Inner Worlds is a side-scrolling fantasy action game in which you play the role of a woman named Nikita who happens to be a werewolf. The game consists of three episodes (the first was distributed as shareware, you had to buy the full game to play the other three).
In the first episode, Nikita is trusted by the village elder to free her people from the Gralob, an evil creation of a misguided genius, so she must travel to Castle Drofanayrb where the creature lurks. In the second episode she finds out that the Gralob was only one of two horrible creatures. And finally, in the third episode, she must travel to a volcanic mountain, inside which the secret of Drofanayrb lives, to fulfill her destiny.
The gameplay is quite simple. You can jump, climb, crawl (same things in wolf form, however you're much smaller as a wolf, thus you can squeeze through narrow passages and you have a special "frenzy" move that tears enemies apart). In some levels you can find necklaces that upgrade your health, mana or attack damage. You can find weapons such as hammers, swords, or bows, and you can upgrade them with scrolls giving them unique abilities (ex. the hammer can "throw" lightning). You can also find different gems that give life or mana and potions that help jump higher, fall slower. Mana is needed for spells that you can aquire from level bosses. Each episode consists about 9 levels, and every third level has a boss.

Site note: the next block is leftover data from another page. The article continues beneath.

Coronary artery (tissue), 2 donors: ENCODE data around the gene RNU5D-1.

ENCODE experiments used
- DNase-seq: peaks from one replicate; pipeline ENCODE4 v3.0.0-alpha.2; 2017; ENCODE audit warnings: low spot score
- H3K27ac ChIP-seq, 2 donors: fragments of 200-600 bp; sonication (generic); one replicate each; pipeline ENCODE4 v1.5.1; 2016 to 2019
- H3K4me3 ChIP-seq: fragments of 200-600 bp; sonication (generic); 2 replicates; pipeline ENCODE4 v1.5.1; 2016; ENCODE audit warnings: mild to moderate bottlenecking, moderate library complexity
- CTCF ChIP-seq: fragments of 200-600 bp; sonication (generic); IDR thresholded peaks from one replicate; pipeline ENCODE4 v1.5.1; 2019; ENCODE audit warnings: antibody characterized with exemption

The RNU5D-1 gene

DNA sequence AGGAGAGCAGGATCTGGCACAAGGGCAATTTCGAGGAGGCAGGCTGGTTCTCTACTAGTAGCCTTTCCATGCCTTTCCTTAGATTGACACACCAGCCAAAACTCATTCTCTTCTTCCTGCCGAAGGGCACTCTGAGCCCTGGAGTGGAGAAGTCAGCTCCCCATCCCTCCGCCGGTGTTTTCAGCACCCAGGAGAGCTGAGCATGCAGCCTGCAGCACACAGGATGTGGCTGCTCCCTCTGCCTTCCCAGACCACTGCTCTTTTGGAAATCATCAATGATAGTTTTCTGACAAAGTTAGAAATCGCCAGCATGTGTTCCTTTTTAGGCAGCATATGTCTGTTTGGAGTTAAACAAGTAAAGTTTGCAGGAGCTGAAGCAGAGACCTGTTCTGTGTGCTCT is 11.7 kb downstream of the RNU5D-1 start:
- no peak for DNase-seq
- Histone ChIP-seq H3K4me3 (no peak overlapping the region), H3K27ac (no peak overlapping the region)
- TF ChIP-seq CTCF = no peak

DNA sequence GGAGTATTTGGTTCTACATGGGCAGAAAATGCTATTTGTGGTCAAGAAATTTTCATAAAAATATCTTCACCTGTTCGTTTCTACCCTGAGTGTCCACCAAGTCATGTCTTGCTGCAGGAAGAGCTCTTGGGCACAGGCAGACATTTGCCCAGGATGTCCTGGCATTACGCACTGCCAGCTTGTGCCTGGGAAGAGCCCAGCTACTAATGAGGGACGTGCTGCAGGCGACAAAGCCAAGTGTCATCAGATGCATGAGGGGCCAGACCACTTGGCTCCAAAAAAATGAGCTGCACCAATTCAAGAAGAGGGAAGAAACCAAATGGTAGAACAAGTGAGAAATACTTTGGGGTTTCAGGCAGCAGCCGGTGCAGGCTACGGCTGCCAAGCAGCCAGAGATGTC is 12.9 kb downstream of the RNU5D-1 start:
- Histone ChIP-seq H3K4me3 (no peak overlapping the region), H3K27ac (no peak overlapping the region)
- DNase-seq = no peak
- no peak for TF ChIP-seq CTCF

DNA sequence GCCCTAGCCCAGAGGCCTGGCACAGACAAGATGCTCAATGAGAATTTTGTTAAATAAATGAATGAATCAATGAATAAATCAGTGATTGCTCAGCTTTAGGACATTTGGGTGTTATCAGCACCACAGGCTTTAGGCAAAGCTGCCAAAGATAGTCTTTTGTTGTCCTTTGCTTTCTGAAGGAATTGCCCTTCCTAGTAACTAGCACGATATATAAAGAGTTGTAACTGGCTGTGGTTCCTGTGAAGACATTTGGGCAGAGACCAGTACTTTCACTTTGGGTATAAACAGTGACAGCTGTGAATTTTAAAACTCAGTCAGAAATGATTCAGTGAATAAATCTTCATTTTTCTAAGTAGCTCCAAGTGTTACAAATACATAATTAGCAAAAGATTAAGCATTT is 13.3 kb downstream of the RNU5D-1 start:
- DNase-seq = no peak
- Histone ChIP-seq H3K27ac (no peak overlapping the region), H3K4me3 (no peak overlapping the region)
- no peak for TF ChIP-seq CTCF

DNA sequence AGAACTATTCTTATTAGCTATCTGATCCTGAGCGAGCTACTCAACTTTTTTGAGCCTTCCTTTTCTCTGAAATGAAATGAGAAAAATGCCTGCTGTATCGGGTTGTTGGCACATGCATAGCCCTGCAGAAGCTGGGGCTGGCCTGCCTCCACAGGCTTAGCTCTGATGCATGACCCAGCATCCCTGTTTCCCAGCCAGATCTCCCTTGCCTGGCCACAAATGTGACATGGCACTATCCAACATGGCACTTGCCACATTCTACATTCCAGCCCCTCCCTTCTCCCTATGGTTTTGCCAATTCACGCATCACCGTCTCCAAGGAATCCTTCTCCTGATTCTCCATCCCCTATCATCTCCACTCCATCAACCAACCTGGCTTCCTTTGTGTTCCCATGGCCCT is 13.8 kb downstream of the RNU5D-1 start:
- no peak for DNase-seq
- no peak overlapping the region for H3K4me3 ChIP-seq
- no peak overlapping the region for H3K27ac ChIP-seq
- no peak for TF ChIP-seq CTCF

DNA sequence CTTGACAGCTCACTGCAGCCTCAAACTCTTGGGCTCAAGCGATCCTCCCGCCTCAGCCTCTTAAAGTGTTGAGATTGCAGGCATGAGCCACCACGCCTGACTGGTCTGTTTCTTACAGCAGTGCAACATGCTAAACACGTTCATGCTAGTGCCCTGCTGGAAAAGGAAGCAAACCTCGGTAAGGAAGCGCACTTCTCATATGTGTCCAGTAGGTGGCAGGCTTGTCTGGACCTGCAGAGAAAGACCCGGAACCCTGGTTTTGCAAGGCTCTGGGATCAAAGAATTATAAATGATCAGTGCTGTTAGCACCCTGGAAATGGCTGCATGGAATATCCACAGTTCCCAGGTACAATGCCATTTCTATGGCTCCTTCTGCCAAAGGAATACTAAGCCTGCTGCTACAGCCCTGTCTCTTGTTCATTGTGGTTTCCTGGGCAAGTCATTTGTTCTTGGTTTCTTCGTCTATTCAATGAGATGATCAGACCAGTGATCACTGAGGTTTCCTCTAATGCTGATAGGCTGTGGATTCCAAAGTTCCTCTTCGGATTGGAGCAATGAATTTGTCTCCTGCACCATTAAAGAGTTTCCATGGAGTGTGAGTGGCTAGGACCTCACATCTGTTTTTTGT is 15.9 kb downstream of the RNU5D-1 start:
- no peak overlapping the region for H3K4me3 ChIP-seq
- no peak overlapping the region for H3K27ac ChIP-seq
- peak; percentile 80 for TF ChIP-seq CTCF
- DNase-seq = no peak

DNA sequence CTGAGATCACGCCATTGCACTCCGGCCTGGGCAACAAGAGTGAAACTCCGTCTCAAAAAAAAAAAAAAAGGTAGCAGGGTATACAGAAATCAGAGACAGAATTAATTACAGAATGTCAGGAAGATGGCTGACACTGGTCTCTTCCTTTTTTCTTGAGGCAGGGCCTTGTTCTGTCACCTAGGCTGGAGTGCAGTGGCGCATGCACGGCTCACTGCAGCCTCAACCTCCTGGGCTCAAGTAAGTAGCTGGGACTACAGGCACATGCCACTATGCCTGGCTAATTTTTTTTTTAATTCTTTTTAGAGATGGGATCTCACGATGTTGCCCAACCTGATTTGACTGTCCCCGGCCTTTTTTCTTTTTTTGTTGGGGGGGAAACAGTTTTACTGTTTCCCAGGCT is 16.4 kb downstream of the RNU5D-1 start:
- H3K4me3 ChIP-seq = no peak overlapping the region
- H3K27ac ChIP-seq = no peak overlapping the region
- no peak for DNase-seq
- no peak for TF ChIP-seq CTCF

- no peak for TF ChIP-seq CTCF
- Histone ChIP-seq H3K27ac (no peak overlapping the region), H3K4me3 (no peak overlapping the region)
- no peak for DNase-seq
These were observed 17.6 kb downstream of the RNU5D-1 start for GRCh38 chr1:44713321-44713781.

The enemies consist of animals, and experimental creatures of the castle. So you'll encounter spiders, bats, huge centipedes, alien-like creatures, huge green beasts that can stretch their arms.
The graphics of the game are a little strange as the characters are in 2D but the scenery and the foreground is a little bit 3D. The music creates an eerie mood suitable for the game.
- "Inner Worlds: mondes intérieurs - une aventure épique dans un monde magique" -- French tag-lined title
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Took (more or less) 24 people three years to develop.
The game was cross-compiled on GNU/Linux (libc5) using G++ 2.7.2 / BinUtils 2.6 for "MOSS" DOS target (ELF-based).
Due to benefits of the custom DOS extender used, the main .EXE for the game contains all data (gfx, sound) and totals a whopping 17 MB !!
The DOS extender used, MOSS, was GPL-licensed, ELF-based, and based upon an early version of the Flux OS toolkit, using FreeBSD libs and written using almost 100% C code, cross-compilable entirely with GCC / BinUtils.
Bryan Ford wrote most of the DOS extender with some additional help at the University of Utah CS Dept. He made sure both GCC and BinUtils had native support of "MOSS" target before releasing the game. GCC through 3.3.6 and BinUtils through 2.19 supported the MOSS target out of the box.